When considering that workers are permeated by several psychosocial factors, when they occupy a leadership position, increasing their degree of responsibility in the organization, this context can be much more complex. In this sense, it is relevant to verify the psychosocial risks in professionals who exercise a leadership role within the lean production system.

Therefore, the present study intends, by means of a survey, through a customized questionnaire, to identify whether there is an impact on psychosocial risks in professionals who exercise a leadership role within the context of LP.


Lean production system

Some concepts of the Toyota Production System (TPS) were already known to industrial engineers and practiced at Ford during the 1920s. With the help of Taiichi Ohno and Shigeo Shingo, Toyota introduced and continually refined a production system whose goal was to reduce or eliminate non-value added tasks: those for which the customer was not willing to pay.

The Toyota System adopted three main ideas for waste elimination, namely: Workforce rationalization, Just in Time, and Flexible production. By applying these concepts, Toyota managed to reduce production time considerably; activities such as changing the molds on the presses were accomplished in just 3 minutes in Japanese factories, while in Western companies this process took a whole day (Maximiano, 2005).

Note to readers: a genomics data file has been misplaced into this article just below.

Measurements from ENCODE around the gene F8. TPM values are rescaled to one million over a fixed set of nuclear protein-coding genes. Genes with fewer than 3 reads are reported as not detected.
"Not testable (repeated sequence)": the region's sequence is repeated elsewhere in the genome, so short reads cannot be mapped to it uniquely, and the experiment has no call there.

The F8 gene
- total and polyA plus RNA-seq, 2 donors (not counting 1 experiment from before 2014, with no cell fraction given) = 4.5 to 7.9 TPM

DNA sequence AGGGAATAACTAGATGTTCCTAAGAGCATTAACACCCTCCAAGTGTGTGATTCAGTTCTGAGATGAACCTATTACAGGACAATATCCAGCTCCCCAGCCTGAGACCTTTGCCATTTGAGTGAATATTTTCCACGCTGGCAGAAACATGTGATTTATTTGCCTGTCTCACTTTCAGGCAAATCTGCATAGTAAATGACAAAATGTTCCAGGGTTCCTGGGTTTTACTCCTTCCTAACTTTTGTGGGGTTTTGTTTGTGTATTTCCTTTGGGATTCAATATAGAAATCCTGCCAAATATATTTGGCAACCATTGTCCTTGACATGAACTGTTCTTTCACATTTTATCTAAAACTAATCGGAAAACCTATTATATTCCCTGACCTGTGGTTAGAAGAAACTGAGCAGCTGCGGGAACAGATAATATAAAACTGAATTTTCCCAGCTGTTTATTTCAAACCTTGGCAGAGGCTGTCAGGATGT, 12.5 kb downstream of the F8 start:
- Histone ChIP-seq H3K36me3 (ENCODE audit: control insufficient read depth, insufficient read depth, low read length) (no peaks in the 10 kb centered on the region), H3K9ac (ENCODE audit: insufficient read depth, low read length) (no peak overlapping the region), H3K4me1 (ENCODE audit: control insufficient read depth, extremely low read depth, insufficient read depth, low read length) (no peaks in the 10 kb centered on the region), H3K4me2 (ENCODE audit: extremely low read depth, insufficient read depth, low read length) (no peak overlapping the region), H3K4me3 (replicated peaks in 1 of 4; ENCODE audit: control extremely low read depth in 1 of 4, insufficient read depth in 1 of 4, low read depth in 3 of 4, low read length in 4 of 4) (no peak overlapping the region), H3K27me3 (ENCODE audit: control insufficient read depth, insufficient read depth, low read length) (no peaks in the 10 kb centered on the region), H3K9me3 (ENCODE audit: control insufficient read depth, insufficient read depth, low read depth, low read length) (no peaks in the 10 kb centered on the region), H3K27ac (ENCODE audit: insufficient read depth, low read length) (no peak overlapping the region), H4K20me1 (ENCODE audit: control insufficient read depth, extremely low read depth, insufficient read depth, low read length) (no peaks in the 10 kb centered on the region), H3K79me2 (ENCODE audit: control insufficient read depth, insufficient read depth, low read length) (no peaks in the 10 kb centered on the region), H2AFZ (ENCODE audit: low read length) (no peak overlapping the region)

Liker (2004), in his analysis of Toyota, identified that the lean concept operates on two principles: continuous improvement and respect for people. However, Nordin (2012) ponders that the second principle was not positively understood by senior leaders at Toyota. Continuous improvement (kaizen), in turn, required not only skill, but also a mindset focused on systematically eliminating waste and raising the value of processes. In this sense, the lean concept evolved to the level of knowledge management.

Conti et al. (2006) in a study on the impacts of LP on stress in the workplace highlighted the elements that contribute to stress reduction, as follows:


A study conducted by Barker (1998) with managers found that most of them resist LP implementation due to lack of skills or knowledge on this system. For employees, resistance is linked to lack of commitment or inadequate training.


The term "psychosocial factors" at work encompasses a set of worker's perceptions and experiences in their work environment. It also encompasses economic and social influences that impact the worker. There are studies that explain the nature and interaction between these factors, including the relationship with hierarchies, family or private life circumstances, and cultural elements, such as nutrition, transportation facilities, and interactions with authorities.

The target of Lean was a certain development of the production process, both in terms of quality and productivity control, and in terms of efficiency and effectiveness. The competitiveness strategy causes a relative change in production and labor relations as it transforms the work collective. In this context, workers become each other's inspectors, committed to the company's strategy by acting in an atmosphere of consultation and consensus.